Repair Advice Sought for Stripped Cabinet Doors
I’d like to get some advice and opinions on making repairs to kitchen cabinet doors.
Some of the defects appear to have been induced by the paint stripper itself.
After a brutally laborious effort at stripping the paint off twelve cabinet doors I got about 3/4 finished and took a long break … now I want to bust out the last bit of stripping, repair damaged areas, and ready the doors for finishing with primer and paint (Benjamin Moore #217 alkyd primer + INSL-X Cabinet Coat satin white … unless I have good reason to switch to an acrylic primer). The cabinets are built-in and have already been completed and painted.
Here’s the background on the stripping:
I do not dismiss the idea that I am insane. Insane or not the show must go on.
It’s a little like I imagine chemotherapy to be: you remove the bad stuff but damage some good stuff in the process.
The cabinets are 90 years old and they’ve been deeply abused over the decades and covered in dozens of coats of paint, the oldest are oil and last half a century of latex/acrylic. Besides brutal scrapping the only stripper even approaching the notion of effective results has been Peel Away 1. Peel Away 1 has typically needed at least two thick applications to get much of the paint off, or to get it down where I can scrape and Methylene Chloride. Methylene chloride is slow going and it takes multiple coats with very little penetration per application. All of this in combination with a lot of scraping. The scraping is most effective after the latex/acrylic layers have been removed … as the oil layers are more brittle and scrape more easily … but is brutal work. I’m someone with strong hands but felt as if I was damaging my hands at one point from brute overuse (could be arthritis setting in?). Bottom line is that there’s no easy way to strip off that much paint for a DIY project.
Again, the Peel Away 1 was the only stripper that had a fighting chance. The problem however is that along with doing a so so job of stripping it appears to have also damaged some of the doors… it’s had an effect I’m not used to and I have to conclude that the stripper penetrated the wood and attacked the glue in the panels creating numerous checks and splits and also some rough raised areas (in some panels there are small splits all over the surface of the panel). The panels seem to have been made from thin veneer/ply … and the rails and stiles themselves seem to have been constructed with a veneer. The damage on the panels resembles forensic photos of knife wounds in flesh where both sides pull away from each other under tension and form ‘lips’. I’m thinking of using a scraper/sander to remove the high spots, then surface the panels with Bondo worked in with a plastic spreader or wide putty knife to fill the gaps, and sand it back when it’s dry. Btw a suggestion was made to use Timbermate wood filler, any advantages to that over Bondo (other than ease of sanding)?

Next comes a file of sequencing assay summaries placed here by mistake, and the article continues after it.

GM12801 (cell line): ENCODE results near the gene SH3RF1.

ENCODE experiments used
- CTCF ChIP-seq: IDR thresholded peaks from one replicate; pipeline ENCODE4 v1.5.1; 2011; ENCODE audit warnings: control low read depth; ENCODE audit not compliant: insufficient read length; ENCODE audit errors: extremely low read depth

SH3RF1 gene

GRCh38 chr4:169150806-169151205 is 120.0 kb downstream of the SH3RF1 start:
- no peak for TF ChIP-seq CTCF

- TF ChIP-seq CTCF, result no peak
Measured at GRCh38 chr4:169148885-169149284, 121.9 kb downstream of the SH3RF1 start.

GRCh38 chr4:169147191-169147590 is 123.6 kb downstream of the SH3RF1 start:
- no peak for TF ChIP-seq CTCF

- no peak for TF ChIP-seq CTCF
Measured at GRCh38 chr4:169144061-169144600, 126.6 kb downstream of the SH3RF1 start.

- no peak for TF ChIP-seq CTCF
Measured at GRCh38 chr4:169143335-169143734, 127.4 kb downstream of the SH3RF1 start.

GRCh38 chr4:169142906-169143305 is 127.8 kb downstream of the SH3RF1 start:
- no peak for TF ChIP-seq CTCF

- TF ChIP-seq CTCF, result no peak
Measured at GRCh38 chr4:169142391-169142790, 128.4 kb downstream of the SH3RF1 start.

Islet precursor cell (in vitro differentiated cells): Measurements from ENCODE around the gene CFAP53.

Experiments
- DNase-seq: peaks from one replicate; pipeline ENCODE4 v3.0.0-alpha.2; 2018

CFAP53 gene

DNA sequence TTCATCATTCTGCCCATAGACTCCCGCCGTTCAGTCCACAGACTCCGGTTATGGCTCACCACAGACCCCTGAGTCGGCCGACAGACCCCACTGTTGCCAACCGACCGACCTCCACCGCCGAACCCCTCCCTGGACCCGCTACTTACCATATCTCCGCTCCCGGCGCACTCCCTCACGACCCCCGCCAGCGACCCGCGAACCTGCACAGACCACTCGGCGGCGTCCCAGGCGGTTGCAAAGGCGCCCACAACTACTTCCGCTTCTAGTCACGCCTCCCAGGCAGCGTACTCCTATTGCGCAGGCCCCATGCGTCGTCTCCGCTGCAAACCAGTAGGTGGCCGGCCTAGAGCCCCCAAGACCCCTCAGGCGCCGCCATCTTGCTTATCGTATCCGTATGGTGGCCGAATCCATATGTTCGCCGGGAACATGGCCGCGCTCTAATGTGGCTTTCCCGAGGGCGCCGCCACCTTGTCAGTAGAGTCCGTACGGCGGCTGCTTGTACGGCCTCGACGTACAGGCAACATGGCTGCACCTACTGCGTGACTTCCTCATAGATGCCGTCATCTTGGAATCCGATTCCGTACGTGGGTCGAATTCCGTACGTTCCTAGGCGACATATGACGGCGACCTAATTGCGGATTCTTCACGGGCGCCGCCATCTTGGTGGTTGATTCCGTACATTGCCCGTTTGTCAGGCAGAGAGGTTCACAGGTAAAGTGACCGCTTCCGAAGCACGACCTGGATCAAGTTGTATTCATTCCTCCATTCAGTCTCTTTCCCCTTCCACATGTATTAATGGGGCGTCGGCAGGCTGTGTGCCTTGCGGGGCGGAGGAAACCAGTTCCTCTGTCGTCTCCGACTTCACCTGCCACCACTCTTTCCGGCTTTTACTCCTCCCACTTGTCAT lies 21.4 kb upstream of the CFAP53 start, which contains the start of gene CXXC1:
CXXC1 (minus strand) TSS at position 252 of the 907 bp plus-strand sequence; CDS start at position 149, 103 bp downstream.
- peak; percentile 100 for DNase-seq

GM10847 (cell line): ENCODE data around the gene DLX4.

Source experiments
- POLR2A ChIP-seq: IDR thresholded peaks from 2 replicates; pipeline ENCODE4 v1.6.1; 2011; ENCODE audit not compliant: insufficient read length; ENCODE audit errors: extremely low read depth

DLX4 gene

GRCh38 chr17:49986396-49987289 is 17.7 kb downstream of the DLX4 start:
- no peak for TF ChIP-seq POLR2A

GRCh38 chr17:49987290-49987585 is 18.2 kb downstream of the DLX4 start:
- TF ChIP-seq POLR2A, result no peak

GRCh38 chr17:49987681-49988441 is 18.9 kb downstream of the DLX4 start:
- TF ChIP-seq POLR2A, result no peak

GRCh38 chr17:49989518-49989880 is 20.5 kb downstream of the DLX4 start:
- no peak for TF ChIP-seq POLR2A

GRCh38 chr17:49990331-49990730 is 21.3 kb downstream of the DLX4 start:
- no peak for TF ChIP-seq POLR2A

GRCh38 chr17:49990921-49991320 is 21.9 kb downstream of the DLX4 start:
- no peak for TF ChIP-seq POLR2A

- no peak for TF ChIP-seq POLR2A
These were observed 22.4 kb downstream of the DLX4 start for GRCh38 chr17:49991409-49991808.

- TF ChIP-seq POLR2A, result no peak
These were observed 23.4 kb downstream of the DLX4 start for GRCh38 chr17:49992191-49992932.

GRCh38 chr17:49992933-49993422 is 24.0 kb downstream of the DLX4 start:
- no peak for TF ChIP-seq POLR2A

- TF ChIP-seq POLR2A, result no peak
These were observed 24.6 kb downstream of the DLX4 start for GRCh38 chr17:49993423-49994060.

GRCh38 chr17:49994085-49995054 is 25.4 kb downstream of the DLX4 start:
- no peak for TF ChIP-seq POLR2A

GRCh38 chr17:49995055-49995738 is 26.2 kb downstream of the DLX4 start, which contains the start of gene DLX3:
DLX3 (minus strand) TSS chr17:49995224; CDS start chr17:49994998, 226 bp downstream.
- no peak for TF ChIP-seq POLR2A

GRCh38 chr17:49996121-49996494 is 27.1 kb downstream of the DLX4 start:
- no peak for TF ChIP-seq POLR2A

The other damage is to the rails and stiles (art looks as if they too are surfaced with a veneer). The main damage to rails and stiles is cracks and gaps at the joints. The big wide gaps I plan to fill with Bondo, but I’m not sure how to fix areas that have split or delaminated veneers. Any suggestions? Btw, the damage to inside surface of the doors I’m not that concerned with as it’ll be out of view 99% of the time.
I’m looking for some feedback on my plan of attack (war metaphors are a perfect fit for a project such as this) and alternative suggestions. Don’t suggest throwing the doors away and fabricating new ones as it’s too late for that : )
Lastly, I have a full size swinging door that I stripped and painted three years ago. In the past year and a half I’ve noticed some splitting occurring in the panel and also in the lower rail (photos are in my following post). Apparently both of these areas look to have surface veneers … I’d never have imagined the stiles to have veneers on them. On the rail (see pic) I was thinking of cutting out the delaminated section of veneer and gluing in a replacement plug and perhaps also using some Bondo or wood filler. The door’s panel checking I’ll probably not repair at this time and wait for it to get a little worse.
Thanks for any ideas.
[PS: the final thing I’ll need to do is source new hinges. I’ve looked, asked, and posted but have been unable to locate ANY leaf hinges that match the dimensions and hole pattern of the hinges on these doors. Nothing. So to increase my headaches I’ll need to perhaps redo the mortices for the hinges and also deal with the old hinge screw holes. No, it never ends!]
1st & 2nd show outside of door’s deep checks, slitting to panel veneer, plus numerous micro checks.
3rd & 4th show multiple checks in veneer on interior side of doors.
5th, 6th, 7th, & 8th show damage to joints, gaps, and some rail/stile veneer damage
9th & 10th show panel veneer’s massive micro checking and raised surface, and rail/stile veneer damage. These pics show door's interior face so it'll be hidden from view 99% of the time and thus not as critical.
Last edited by Lovegasoline; 09-25-2019 at 10:24 PM.